Broad Spectrum: Sunscreen as Skincare

by Jeffrey Houin, M.D.

Jeffrey Houin, M.D., is a dermatologist at the Dermatology Center of North Mississippi, PA in Tupelo. He has been practicing for 25 years. He graduated from Louisiana State University School of Medicine in New Orleans in 1992 and specializes in dermatology.

Spring is here and summer is quickly approaching. After being confined indoors because of winter (or COVID) we are all ready to get outside and enjoy this beautiful time of year. While it is tempting to get outside to work on that tan, smart skin care will keep your skin safe and healthy for years to come. Whether we like to admit it or not, sunlight causes skin cancer. Skin cancer is the most common type of cancer in the U.S., but it is also one of the most preventable cancers. One in five Americans will develop skin cancer in their lifetime, and nearly 20 Americans die from melanoma, the deadliest form of skin cancer, every day. Dermatologists recommend three easy steps to protect your skin: seek shade, dress to protect yourself from the sun and use sunscreen to protect skin that isn’t covered by clothing.


Sunlight is most intense between 10:00 a.m and 2:00 p.m. Our skin is especially vulnerable to the sun’s damaging rays during the middle of the day. This is when shade can help to shield us from these harmful rays and keep us cool at the same time.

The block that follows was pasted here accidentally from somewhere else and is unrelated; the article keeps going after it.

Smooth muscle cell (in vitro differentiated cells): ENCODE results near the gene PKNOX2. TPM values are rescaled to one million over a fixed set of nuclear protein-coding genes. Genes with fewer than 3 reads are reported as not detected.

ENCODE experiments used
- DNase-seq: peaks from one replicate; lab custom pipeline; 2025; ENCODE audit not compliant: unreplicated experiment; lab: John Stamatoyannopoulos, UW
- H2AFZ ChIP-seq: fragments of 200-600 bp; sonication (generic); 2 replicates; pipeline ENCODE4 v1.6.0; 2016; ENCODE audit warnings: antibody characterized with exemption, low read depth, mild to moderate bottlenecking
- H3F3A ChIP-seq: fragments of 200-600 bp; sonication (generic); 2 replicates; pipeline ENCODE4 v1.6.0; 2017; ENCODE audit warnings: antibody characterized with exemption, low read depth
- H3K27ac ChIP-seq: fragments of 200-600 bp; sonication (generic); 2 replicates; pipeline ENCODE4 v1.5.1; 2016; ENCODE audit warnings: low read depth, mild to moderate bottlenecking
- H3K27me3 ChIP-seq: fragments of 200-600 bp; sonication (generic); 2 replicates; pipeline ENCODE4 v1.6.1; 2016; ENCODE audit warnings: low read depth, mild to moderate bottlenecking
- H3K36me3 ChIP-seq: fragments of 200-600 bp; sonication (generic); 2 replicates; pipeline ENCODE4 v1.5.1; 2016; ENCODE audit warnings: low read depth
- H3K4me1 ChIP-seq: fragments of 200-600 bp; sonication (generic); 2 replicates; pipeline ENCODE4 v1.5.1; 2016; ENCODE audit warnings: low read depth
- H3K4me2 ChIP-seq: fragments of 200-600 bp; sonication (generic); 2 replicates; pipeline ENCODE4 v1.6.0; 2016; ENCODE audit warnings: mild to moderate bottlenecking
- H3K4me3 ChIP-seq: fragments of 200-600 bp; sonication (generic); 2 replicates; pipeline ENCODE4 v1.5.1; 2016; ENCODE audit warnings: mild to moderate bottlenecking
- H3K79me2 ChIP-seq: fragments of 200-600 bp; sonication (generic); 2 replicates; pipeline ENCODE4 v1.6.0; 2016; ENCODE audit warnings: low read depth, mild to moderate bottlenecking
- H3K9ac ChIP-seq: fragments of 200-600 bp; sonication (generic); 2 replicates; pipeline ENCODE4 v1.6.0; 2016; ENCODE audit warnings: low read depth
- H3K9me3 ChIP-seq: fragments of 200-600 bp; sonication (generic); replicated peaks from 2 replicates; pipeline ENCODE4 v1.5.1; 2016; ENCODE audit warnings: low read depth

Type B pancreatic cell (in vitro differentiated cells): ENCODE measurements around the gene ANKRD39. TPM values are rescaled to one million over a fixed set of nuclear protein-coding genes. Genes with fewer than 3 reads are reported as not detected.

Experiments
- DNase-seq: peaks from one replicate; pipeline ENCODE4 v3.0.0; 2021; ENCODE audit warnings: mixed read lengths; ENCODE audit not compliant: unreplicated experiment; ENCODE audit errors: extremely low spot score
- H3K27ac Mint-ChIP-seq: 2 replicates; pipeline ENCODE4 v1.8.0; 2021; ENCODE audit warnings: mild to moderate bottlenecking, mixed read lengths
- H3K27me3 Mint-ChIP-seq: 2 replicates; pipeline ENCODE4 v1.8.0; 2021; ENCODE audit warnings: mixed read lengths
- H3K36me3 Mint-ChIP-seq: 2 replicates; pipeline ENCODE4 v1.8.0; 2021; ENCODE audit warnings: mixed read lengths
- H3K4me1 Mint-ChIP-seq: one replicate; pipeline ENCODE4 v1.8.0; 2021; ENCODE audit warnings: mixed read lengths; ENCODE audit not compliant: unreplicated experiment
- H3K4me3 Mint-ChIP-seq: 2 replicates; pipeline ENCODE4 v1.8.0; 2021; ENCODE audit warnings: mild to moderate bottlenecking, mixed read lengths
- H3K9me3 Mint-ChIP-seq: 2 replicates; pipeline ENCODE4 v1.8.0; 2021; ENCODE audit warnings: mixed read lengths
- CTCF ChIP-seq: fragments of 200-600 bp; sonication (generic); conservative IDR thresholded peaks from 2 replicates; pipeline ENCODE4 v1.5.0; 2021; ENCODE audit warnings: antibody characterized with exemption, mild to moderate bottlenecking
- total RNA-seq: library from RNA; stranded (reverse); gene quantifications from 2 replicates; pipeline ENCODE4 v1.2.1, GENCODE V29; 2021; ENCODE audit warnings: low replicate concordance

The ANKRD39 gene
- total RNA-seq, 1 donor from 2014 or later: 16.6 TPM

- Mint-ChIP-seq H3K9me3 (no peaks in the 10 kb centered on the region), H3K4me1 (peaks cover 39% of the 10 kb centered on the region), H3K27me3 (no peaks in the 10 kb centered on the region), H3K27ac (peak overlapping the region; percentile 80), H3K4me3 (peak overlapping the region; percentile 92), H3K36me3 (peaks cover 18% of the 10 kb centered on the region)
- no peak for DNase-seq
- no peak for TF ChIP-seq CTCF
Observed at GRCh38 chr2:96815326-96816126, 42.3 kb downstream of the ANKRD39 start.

Protective Clothing

Clothing has come a long way over the last few years, as far as sun protection is concerned. It’s easy to find attractive, lightweight clothing that is comfortable to wear during the warmer months. Long sleeves and long pants aren’t always thought of as summer wear, but both should be considered as a sun-safe option. Wide-brimmed hats protect our ears, neck, and faces. Sunglasses aren’t just for looking cool – they protect our eyes from harmful ultraviolet (UV) radiation. UV radiation can lead to cataracts and cause melanoma inside of the eye.


Apply sunscreen to all skin that clothing won’t cover. A broad spectrum, water resistant sunscreen with an SPF rating of 30 or higher should be applied every two hours. 

Remember sunlight will reflect off of water, snow and even light-colored surfaces, such as sidewalks and decks. If you are at higher altitudes, you are much closer to the sun than you are at sea level. This makes the rays more intense and damaging to the skin.

Sunless tanners and spray tans can help you achieve the look you want without subjecting yourself to damage and aging effects of the sun. 

Be skin smart and you’ll be able to enjoy many summers to come!  


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